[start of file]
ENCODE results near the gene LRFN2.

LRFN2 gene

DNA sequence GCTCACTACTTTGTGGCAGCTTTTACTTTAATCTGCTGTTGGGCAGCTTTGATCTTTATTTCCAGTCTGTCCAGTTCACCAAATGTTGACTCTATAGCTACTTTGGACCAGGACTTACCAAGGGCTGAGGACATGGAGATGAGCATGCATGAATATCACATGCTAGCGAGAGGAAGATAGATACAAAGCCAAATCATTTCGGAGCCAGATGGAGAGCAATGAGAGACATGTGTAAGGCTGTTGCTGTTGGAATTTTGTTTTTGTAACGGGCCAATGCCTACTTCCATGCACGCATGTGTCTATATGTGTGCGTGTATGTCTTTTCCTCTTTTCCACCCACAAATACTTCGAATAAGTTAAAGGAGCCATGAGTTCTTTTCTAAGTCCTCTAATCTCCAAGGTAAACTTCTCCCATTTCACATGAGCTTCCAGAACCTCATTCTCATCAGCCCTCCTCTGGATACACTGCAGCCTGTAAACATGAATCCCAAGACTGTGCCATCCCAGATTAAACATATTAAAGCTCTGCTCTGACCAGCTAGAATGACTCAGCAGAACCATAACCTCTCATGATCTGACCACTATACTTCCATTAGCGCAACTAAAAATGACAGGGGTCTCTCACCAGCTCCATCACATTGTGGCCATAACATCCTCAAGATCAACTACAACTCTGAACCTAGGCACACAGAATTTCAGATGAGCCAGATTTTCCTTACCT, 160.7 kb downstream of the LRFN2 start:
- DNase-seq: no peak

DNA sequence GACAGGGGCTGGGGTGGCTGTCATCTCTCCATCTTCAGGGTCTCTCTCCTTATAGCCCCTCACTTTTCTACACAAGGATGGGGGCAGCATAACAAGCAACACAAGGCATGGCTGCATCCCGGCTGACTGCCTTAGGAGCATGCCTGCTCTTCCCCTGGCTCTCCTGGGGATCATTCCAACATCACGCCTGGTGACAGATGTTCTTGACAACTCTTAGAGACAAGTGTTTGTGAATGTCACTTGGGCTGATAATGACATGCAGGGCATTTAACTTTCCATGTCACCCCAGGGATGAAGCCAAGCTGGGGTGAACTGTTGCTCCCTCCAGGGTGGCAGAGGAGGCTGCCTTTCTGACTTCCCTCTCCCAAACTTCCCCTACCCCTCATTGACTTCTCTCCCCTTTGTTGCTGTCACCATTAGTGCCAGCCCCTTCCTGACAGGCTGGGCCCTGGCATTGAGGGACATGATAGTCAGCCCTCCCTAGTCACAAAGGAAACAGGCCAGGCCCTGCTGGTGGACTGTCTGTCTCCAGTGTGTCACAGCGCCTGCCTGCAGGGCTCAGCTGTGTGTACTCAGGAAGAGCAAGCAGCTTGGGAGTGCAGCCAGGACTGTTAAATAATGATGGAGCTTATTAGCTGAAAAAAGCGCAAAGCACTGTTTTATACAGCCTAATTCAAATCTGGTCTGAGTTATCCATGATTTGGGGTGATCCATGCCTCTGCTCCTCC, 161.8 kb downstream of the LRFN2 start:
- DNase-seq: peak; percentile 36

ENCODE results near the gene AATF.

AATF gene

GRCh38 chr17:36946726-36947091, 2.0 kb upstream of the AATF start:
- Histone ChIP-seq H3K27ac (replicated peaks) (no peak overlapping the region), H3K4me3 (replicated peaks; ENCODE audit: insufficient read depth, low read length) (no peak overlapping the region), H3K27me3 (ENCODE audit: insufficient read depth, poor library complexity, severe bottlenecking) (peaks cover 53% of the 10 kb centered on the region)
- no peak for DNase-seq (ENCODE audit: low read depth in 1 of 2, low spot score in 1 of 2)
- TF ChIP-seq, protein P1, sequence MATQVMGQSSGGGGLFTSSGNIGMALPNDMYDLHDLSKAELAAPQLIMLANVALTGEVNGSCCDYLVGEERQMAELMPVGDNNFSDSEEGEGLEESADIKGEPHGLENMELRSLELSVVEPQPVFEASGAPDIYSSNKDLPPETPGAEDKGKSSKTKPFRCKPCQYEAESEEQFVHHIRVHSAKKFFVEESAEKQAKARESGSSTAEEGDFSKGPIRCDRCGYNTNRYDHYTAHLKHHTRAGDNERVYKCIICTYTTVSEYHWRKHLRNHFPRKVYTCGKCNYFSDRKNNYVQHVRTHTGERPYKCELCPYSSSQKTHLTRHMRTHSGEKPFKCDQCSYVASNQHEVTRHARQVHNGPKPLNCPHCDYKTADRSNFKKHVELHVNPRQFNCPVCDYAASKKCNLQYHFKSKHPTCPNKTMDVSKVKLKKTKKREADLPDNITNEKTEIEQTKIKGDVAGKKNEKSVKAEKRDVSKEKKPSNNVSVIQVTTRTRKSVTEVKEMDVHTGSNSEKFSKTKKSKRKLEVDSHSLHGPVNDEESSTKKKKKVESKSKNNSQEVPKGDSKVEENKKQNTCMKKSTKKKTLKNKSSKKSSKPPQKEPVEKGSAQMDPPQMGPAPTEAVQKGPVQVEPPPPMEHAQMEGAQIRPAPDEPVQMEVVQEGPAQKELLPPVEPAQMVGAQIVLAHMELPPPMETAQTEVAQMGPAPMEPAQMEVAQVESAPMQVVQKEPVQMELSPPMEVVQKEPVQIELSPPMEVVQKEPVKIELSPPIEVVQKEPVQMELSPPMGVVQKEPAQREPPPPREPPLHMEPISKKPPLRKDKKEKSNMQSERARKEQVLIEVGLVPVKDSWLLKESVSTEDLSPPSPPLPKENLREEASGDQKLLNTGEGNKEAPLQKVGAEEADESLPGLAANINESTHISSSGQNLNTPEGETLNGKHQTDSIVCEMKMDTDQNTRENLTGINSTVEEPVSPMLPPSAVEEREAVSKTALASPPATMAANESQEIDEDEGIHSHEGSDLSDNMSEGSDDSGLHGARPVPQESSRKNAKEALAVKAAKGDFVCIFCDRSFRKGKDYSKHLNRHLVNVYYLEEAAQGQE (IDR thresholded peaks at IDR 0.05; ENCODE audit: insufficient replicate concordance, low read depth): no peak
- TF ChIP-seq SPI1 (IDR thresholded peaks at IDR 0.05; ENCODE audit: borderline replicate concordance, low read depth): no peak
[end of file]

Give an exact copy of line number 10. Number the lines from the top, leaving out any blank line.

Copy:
- Histone ChIP-seq H3K27ac (replicated peaks) (no peak overlapping the region), H3K4me3 (replicated peaks; ENCODE audit: insufficient read depth, low read length) (no peak overlapping the region), H3K27me3 (ENCODE audit: insufficient read depth, poor library complexity, severe bottlenecking) (peaks cover 53% of the 10 kb centered on the region)